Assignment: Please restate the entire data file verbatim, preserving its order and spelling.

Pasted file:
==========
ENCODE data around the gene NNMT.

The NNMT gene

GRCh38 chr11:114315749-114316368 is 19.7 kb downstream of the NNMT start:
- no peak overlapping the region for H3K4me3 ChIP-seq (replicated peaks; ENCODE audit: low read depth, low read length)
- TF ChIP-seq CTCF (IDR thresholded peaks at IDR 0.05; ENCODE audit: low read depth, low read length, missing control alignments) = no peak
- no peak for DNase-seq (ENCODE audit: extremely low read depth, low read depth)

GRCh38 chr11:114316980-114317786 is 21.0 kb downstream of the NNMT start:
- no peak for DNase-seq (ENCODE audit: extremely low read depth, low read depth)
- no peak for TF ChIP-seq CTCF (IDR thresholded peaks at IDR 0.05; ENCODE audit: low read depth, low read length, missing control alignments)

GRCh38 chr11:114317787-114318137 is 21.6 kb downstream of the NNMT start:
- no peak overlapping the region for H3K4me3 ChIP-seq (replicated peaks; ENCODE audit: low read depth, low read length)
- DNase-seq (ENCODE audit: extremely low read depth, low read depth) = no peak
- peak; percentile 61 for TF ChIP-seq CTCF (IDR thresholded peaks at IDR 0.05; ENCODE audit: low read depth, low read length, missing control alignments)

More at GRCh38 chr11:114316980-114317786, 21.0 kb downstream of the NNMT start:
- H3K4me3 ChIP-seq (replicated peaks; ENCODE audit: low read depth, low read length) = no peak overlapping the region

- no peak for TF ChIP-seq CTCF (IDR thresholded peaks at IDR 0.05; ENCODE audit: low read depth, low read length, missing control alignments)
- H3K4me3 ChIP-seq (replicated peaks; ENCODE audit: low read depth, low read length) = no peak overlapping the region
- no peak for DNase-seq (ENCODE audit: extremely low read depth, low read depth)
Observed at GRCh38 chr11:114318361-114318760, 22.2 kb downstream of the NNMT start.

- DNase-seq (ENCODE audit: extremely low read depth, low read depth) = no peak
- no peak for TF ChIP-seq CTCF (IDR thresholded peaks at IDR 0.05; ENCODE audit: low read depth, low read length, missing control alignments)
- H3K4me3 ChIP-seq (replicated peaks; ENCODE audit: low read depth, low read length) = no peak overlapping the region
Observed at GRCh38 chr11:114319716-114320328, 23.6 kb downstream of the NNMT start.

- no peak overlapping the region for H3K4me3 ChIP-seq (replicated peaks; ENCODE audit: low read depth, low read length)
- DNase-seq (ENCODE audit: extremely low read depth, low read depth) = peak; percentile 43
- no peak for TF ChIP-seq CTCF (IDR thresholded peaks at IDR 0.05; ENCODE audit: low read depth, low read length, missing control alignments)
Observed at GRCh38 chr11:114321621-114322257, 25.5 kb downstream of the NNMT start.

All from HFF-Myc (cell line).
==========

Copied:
ENCODE data around the gene NNMT.

The NNMT gene

GRCh38 chr11:114315749-114316368 is 19.7 kb downstream of the NNMT start:
- no peak overlapping the region for H3K4me3 ChIP-seq (replicated peaks; ENCODE audit: low read depth, low read length)
- TF ChIP-seq CTCF (IDR thresholded peaks at IDR 0.05; ENCODE audit: low read depth, low read length, missing control alignments) = no peak
- no peak for DNase-seq (ENCODE audit: extremely low read depth, low read depth)

GRCh38 chr11:114316980-114317786 is 21.0 kb downstream of the NNMT start:
- no peak for DNase-seq (ENCODE audit: extremely low read depth, low read depth)
- no peak for TF ChIP-seq CTCF (IDR thresholded peaks at IDR 0.05; ENCODE audit: low read depth, low read length, missing control alignments)

GRCh38 chr11:114317787-114318137 is 21.6 kb downstream of the NNMT start:
- no peak overlapping the region for H3K4me3 ChIP-seq (replicated peaks; ENCODE audit: low read depth, low read length)
- DNase-seq (ENCODE audit: extremely low read depth, low read depth) = no peak
- peak; percentile 61 for TF ChIP-seq CTCF (IDR thresholded peaks at IDR 0.05; ENCODE audit: low read depth, low read length, missing control alignments)

More at GRCh38 chr11:114316980-114317786, 21.0 kb downstream of the NNMT start:
- H3K4me3 ChIP-seq (replicated peaks; ENCODE audit: low read depth, low read length) = no peak overlapping the region

- no peak for TF ChIP-seq CTCF (IDR thresholded peaks at IDR 0.05; ENCODE audit: low read depth, low read length, missing control alignments)
- H3K4me3 ChIP-seq (replicated peaks; ENCODE audit: low read depth, low read length) = no peak overlapping the region
- no peak for DNase-seq (ENCODE audit: extremely low read depth, low read depth)
Observed at GRCh38 chr11:114318361-114318760, 22.2 kb downstream of the NNMT start.

- DNase-seq (ENCODE audit: extremely low read depth, low read depth) = no peak
- no peak for TF ChIP-seq CTCF (IDR thresholded peaks at IDR 0.05; ENCODE audit: low read depth, low read length, missing control alignments)
- H3K4me3 ChIP-seq (replicated peaks; ENCODE audit: low read depth, low read length) = no peak overlapping the region
Observed at GRCh38 chr11:114319716-114320328, 23.6 kb downstream of the NNMT start.

- no peak overlapping the region for H3K4me3 ChIP-seq (replicated peaks; ENCODE audit: low read depth, low read length)
- DNase-seq (ENCODE audit: extremely low read depth, low read depth) = peak; percentile 43
- no peak for TF ChIP-seq CTCF (IDR thresholded peaks at IDR 0.05; ENCODE audit: low read depth, low read length, missing control alignments)
Observed at GRCh38 chr11:114321621-114322257, 25.5 kb downstream of the NNMT start.

All from HFF-Myc (cell line).